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The Daily Tar Heel

ITS plans Cyber Security Awareness Month events

CORRECTION: Due to an editing error, a previous version of this article reported that junior Winston Howes hacked into the UNC system. The article has been updated to reflect the correction. The Daily Tar Heel apologizes for the error.

After more than 600 UNC students had their accounts hacked in August, UNC Information Technology Services has been taking steps to ensure students are protected.

October is Cyber Security Awareness Month at UNC and at many other universities across the nation.

“The University as a whole is a huge target in terms of information security,” said Ramon Padilla, associate vice chancellor and deputy information officer for ITS.

He said that a lot of people want students’ academic and financial information.

“Students are wonderful targets,” Padilla said. “They typically come to the University with good credit or no credit so that’s a great identity to steal.”

He also said many people would love to have access to the research at UNC.

But many students are not aware of the measures they can take to protect their identity and information online.

Junior Simone Dunphy said she was not particularly interested in learning about cyber security.

ITS has planned a series of events this month to inform students of ways they can protect themselves from threats online. They have two outdoor events in the Pit Wednesday and Oct. 31. They will have games and prizes for correctly answered questions about cyber security.

In addition, they are sponsoring a video contest based on the motto: “STOP. THINK. CONNECT.” The students who submit the best cyber security-themed video will win an iPad.

ITS is also hosting a cyber security town hall style meeting for faculty and staff in two weeks about the current “threatscape” students face at Carolina.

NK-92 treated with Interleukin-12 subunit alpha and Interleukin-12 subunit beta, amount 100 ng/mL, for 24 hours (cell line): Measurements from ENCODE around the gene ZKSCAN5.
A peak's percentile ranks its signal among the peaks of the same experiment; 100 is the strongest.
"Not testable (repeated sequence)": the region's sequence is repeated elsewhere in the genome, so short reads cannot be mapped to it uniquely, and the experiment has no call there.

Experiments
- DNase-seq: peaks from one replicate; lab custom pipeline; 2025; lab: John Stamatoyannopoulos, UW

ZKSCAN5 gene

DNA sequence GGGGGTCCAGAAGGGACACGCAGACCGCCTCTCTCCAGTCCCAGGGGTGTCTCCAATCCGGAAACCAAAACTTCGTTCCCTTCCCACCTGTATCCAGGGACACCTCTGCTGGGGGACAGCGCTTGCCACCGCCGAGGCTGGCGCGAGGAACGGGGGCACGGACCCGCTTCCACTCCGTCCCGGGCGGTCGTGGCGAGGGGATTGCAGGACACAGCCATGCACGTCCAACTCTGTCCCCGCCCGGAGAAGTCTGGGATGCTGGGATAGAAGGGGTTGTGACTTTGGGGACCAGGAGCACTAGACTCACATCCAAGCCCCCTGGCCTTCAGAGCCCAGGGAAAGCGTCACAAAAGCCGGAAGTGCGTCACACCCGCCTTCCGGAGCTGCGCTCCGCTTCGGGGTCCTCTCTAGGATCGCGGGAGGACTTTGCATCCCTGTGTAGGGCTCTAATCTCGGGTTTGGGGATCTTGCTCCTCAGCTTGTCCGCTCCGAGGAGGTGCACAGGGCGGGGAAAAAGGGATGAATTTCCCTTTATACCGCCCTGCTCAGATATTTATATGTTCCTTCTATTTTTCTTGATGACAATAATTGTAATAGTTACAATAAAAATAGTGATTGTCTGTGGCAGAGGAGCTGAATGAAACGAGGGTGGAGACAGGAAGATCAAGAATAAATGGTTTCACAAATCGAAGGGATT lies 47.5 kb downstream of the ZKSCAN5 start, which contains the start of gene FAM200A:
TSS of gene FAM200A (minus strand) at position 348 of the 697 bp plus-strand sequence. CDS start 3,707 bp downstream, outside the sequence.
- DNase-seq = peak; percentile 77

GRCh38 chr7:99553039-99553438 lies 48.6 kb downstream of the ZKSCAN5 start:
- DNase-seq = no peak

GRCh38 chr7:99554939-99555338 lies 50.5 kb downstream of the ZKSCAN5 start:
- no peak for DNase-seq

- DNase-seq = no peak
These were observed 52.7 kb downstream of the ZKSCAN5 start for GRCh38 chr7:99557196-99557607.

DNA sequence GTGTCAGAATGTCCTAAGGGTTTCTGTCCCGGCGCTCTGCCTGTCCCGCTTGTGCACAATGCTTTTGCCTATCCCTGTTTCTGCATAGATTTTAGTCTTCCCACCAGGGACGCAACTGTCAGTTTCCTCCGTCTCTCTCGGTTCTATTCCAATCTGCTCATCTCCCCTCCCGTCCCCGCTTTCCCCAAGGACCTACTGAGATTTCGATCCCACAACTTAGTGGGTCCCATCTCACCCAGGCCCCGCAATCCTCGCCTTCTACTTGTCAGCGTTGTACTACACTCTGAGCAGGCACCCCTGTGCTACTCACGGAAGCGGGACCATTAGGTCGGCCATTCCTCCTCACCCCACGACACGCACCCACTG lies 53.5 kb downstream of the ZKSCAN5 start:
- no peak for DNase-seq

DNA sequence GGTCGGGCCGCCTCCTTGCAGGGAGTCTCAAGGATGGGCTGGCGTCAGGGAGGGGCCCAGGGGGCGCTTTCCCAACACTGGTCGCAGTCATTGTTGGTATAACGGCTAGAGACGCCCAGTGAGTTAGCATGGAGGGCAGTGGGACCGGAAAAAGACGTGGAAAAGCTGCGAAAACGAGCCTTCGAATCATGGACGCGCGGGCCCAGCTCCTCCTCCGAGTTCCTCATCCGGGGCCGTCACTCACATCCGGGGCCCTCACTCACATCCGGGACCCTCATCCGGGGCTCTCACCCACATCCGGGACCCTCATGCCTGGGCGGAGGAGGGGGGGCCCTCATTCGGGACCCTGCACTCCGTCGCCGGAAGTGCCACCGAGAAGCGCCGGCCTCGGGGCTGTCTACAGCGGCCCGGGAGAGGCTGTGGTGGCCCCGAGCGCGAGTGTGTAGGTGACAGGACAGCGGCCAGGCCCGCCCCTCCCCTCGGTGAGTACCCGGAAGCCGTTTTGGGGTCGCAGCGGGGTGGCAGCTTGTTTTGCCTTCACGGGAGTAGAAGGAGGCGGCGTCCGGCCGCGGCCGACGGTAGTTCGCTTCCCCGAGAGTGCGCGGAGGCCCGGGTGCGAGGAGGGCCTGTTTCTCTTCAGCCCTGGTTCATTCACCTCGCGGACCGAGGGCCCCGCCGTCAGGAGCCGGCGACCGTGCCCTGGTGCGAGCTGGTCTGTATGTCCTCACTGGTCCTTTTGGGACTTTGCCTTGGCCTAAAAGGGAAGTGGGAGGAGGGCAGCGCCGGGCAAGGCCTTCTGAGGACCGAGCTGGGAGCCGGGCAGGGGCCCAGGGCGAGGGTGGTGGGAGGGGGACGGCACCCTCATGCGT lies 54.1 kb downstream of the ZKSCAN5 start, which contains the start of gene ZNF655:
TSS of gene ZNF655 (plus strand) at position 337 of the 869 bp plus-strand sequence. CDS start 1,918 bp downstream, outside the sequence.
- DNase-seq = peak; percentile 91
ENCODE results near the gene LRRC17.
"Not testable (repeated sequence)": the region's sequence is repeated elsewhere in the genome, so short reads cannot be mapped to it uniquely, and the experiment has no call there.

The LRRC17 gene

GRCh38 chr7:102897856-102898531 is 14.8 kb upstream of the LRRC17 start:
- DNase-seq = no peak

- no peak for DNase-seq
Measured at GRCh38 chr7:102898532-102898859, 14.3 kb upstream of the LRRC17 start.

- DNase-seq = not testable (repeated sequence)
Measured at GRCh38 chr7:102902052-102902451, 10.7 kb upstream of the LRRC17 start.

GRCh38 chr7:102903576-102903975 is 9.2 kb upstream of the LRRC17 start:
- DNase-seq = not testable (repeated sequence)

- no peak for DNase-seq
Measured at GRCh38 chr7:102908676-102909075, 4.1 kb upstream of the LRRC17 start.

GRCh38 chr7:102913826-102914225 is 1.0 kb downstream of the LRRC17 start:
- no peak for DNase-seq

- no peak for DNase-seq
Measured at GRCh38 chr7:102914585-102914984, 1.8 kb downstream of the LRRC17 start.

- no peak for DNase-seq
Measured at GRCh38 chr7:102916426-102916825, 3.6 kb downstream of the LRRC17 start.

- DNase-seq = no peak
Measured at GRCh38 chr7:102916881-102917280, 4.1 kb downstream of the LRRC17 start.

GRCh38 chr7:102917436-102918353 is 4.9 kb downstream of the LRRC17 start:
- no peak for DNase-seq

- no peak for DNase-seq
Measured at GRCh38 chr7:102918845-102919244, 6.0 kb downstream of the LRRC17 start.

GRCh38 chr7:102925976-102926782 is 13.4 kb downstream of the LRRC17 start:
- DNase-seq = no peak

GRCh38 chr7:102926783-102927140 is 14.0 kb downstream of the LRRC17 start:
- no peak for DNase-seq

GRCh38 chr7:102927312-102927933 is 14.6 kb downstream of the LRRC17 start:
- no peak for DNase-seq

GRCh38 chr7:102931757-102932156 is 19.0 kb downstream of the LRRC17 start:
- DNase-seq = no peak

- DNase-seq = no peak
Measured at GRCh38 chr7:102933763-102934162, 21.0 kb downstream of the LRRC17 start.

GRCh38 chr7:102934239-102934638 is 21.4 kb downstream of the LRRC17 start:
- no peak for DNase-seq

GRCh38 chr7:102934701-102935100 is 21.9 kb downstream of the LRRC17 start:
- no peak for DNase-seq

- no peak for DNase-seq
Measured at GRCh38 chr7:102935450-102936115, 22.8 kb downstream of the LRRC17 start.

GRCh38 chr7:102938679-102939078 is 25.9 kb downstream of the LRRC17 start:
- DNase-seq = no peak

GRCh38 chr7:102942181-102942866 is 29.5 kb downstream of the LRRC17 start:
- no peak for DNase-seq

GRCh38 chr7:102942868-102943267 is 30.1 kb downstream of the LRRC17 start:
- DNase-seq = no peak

Junior Winston Howes created ConnectCarolina 2.0, a website that was shut down by ITS earlier this year, and faced accusations of phishing — or disingenuously soliciting private user information — from ITS earlier this year.

“I have found a few security holes in the current UNC server,” he said.

“I have been on the phone with ITS who is working on fixing them,” Howes said. “You could take over someone’s account in the UNC system without an incredible amount of difficulty.”

Most of the software students use, including Windows, Java and Adobe, sends security updates that many ignore. Padilla said by not applying those patches the students leave their systems vulnerable.

“The best way for students to protect themselves from online threats is to be patched,” Padilla said.

Howes said it is important to check the URL at the top of the page to make sure it is the page they intend to visit before clicking on the link.

At its events in the Pit this month, ITS will focus on social media security.

“People need to understand what they’re putting out there so years later it doesn’t come up in their job interview,” Padilla said.

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